Making the most of Lockdown

April 18, 2020
An image from A Year on the Jurassic Coast
Strange standings after a storm on Hive Beach, Burton Bradstock

Thank you to everyone who has bought items from my new online shop. New products are being added all the time so do keep checking. If you need a birthday present or a greetings card, just choose what you want and follow the simple and secure payment process.

When lockdown began I was, like many others, in shock for a while. All the plans I had were wiped out instantly. I had been working towards Dorset Art Weeks at the end of May, but this event was immediately cancelled. I normally look forward each week to meeting my grandchildren from school and suddenly I was unable to do that. Shopping became a huge obstacle when I couldn’t get an online slot anywhere. Normal life had been rubbed out overnight.

Now, over 3 weeks into lockdown, I have adjusted to every day being the same. Highlights of the week are the egg deliveries on Saturdays, Riverford veg deliveries on Tuesdays and Abbotsbury Farm shop arriving on Thursdays with meat and cheese etc. I have finally managed to arrange an online shopping slot and am beginning to feel ‘in charge’ again. There’s nothing worse than feeling out of control of a situation.

I soon realised that I now had a unique opportunity to paint, draw and write everyday without interruption. I felt a mixture of excitement and panic. No more excuses – ‘I just haven’t got time!’ I am now in a routine of getting on with my next book, A Year on the Jurassic Coast, a facsimile sketchbook in the style of A Year on Chesil Beach. This will be a slighter larger book as I am covering a bigger area. Luckily I have a lot of photos and found objects such as fossils, shells and pebbles to use as reference. I feel sad I can’t go to the beach, but it’s too far to walk and a drive would be seen as a non-essential journey.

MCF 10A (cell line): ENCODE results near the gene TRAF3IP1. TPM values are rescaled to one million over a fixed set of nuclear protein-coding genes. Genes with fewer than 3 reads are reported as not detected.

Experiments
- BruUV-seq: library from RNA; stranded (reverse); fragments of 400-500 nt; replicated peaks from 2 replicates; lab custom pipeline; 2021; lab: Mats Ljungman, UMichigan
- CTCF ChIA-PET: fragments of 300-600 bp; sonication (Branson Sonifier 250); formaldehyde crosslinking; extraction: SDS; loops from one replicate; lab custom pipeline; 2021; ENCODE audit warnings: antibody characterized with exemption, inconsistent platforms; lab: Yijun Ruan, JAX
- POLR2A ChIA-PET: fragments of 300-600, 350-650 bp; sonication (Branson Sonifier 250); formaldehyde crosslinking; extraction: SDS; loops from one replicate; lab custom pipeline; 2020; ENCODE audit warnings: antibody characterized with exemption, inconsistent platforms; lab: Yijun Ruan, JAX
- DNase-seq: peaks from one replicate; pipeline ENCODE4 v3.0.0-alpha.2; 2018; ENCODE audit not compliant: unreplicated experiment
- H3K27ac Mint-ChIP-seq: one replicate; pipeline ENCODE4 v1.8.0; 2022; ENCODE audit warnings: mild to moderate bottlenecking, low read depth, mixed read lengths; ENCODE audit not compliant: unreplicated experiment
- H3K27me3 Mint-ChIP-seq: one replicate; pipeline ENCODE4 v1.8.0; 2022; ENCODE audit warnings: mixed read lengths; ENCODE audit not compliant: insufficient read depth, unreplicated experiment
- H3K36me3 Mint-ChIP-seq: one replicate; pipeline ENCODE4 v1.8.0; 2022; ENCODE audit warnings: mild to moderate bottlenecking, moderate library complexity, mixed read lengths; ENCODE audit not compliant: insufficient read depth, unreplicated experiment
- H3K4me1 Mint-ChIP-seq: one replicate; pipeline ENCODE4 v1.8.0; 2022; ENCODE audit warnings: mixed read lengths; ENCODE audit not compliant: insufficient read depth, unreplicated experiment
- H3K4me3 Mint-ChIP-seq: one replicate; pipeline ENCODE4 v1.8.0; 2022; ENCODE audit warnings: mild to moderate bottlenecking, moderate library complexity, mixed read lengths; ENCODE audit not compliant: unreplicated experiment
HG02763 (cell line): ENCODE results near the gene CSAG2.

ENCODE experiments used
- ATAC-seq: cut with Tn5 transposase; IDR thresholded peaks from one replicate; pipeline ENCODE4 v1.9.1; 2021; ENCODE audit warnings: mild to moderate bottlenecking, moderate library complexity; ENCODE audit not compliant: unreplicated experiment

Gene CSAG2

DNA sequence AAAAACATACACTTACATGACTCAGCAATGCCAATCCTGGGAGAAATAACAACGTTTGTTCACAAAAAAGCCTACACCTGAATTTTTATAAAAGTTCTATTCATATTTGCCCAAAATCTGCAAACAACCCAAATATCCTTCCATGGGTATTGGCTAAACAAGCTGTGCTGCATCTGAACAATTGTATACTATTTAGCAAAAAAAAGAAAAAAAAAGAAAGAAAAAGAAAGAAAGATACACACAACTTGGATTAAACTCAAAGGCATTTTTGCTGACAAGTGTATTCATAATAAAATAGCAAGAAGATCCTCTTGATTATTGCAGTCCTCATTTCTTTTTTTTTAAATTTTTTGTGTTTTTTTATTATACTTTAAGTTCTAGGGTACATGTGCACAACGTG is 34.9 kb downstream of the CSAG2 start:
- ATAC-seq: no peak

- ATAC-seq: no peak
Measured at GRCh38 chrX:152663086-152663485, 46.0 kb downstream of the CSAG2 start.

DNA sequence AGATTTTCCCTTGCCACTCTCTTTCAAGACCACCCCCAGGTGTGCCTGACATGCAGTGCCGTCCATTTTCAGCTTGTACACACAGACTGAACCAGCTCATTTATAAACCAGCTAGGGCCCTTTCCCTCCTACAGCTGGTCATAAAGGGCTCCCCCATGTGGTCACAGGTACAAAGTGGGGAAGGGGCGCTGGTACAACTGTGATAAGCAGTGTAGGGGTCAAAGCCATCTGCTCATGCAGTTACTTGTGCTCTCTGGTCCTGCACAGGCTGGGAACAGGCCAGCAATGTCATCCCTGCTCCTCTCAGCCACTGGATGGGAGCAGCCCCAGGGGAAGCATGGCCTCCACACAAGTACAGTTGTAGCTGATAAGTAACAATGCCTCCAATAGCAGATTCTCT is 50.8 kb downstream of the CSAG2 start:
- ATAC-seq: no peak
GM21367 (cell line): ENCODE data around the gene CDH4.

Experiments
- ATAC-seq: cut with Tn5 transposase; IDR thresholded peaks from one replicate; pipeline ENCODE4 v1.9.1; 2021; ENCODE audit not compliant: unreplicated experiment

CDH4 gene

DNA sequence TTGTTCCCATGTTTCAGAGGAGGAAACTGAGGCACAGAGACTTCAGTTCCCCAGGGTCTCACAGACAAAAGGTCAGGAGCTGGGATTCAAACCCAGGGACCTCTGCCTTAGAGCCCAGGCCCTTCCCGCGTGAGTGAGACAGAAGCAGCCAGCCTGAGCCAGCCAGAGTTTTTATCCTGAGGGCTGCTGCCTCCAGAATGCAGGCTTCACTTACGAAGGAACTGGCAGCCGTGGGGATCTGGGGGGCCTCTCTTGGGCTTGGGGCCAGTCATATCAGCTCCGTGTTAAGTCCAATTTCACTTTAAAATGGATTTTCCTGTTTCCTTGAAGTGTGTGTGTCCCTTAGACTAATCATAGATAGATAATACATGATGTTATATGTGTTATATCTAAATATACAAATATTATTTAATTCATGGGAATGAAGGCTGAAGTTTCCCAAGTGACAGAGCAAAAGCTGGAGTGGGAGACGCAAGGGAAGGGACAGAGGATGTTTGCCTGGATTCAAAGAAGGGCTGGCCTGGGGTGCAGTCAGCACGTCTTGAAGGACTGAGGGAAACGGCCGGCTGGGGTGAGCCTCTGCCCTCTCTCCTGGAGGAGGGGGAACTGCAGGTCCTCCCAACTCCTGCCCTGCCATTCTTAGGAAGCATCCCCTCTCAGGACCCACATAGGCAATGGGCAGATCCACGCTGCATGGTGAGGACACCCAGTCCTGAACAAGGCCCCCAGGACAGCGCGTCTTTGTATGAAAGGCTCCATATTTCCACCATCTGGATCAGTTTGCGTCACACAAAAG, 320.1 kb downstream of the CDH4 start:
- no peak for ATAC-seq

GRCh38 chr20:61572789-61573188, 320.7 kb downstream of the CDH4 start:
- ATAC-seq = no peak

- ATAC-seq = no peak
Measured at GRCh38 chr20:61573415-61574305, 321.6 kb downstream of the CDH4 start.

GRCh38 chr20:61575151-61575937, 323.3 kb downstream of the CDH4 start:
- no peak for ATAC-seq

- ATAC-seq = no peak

I am enjoying producing a variety of sketches inspired by my travels along the Jurassic Coast. As a child we used to visit my grandparents in Lympstone, a little coastal village near Exmouth, which marks the western end of the Jurassic Coast, so I have featured this at the beginning of the book. I started by thinking I would represent the coast in a logical order – West to East, but I found myself mixing up different locations at different times of the year. This seemed a more natural process to me and has the effect of contrasting the variety of the coastline – from the red cliffs of Devon to the chalk and sandstone of Dorset.

The book should be published by June or July in time for (hopefully) the return of normal life. So do keep checking this website for the launch. I will update everyone again soon with the progress of my book and, in the meantime, here is a preview of some of the images. Stay safe everyone and I look forward to seeing you in person at my next exhibition.

Turnstone at low tide, Lyme Regis
Oystercatcher foraging in rock pools, Portland
Hares, Oystercatchers and Shelducks at Rodden Hive, The Fleet, Chesil
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